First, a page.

Motivating People to Be Physically Active, Second Edition, translates research, theories, and concepts of behavioral science into a useful handbook for health professionals involved in the planning, development, implementation, or evaluation of physical activity promotion programs. The book describes proven methods for helping people overcome sedentary behavior and make physical activity a regular part of their lives.
Based on the five-stage model of motivational readiness for change, this comprehensive reference will help you design intervention programs for individuals and groups in both worksite and community settings. This behavior change method can be used with healthy adults as well as those with chronic physical or psychological conditions. You’ll also learn to measure and improve clients’ motivation and assess their physical activity patterns and barriers.
The second edition has been fully updated and expanded to include these features:
- An updated chapter that discusses and compares the recent physical activity recommendations of the Centers for Disease Control and Prevention, the American College of Sports Medicine, and the Institute of Medicine and presents the pros and cons of the recommendations for key populations
- An expanded description of the benefits of a physically active lifestyle
- Information on how technology, including accelerometers, and Web-based intervention strategies can be used in changing physical activity behavior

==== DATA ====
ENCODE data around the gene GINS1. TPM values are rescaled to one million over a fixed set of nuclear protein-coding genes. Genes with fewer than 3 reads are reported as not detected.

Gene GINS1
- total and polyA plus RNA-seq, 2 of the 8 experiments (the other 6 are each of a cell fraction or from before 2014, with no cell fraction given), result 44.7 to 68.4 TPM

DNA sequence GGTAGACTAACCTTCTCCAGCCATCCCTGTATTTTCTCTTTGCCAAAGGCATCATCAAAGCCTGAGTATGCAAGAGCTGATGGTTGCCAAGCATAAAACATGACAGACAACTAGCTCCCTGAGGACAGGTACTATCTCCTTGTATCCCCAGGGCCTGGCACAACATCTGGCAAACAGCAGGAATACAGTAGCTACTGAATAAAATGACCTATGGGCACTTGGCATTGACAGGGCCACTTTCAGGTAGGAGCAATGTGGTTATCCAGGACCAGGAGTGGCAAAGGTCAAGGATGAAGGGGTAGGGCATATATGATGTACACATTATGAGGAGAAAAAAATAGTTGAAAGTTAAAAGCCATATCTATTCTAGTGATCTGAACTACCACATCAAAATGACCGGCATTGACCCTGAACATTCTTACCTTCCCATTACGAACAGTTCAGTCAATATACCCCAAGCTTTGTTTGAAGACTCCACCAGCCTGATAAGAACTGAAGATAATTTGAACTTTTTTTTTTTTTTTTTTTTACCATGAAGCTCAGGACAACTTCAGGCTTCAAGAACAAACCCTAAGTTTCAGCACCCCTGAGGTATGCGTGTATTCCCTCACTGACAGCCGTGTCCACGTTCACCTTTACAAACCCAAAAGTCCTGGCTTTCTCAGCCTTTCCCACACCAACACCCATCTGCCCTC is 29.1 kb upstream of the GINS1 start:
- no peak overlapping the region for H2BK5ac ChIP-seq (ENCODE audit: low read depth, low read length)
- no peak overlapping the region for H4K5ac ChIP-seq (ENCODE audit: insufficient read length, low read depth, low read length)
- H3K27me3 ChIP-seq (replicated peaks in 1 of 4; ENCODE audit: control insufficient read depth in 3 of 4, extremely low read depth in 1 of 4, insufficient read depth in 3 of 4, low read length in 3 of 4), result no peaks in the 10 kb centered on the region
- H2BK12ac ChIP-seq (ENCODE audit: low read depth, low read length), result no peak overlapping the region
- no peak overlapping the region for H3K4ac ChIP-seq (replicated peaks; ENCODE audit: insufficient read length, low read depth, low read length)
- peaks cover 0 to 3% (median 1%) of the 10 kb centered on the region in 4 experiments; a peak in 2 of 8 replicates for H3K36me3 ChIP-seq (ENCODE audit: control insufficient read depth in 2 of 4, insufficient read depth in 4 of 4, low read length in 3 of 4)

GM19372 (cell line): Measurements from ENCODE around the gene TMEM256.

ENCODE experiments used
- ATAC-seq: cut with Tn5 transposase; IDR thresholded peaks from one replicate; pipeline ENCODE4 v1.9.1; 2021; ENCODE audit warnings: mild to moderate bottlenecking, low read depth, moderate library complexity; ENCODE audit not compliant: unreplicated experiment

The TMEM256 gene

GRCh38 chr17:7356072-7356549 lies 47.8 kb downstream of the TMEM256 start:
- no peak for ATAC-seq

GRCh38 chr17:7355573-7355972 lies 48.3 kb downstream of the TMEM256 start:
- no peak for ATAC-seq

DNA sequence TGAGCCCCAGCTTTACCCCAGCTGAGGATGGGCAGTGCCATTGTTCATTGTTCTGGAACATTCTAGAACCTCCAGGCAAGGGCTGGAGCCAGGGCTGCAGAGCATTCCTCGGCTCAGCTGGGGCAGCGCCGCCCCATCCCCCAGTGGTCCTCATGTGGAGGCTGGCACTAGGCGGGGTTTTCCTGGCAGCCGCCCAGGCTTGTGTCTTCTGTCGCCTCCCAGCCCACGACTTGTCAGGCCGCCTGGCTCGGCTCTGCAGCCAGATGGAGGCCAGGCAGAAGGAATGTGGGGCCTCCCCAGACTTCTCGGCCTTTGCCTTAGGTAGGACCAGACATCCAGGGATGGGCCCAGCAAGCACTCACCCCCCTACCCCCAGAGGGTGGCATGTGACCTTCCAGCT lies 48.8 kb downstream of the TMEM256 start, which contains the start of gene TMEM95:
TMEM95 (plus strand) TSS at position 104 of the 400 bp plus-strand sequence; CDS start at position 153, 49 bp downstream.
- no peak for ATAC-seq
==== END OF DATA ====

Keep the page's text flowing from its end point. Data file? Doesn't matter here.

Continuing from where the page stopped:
Motivating People to Be Physically Active, Second Edition, contains many practical tools and ideas to assist you in program implementation. You’ll find reproducible questionnaires, worksheets, logs, and more to assist clients in their transition to active living. The book includes case studies of successful community and worksite programs that can serve as a starting point for your own interventions and stage-specific strategies and recommendations for including and motivating all participants. The authors also provide a list of suggested readings that you can use to enhance your programs. Web addresses and phone numbers of physical activity organizations are included, which can provide you with additional information and resources.
With its focus on psychological and behavioral research and accessible reading style, Motivating People to Be Physically Active, Second Edition, is the essential resource for physical activity behavior modification. In addition to allowing you to design effective intervention programs, its many program ideas, tips, and tools spark your motivation to educate and encourage others to lead a more active and healthier lifestyle.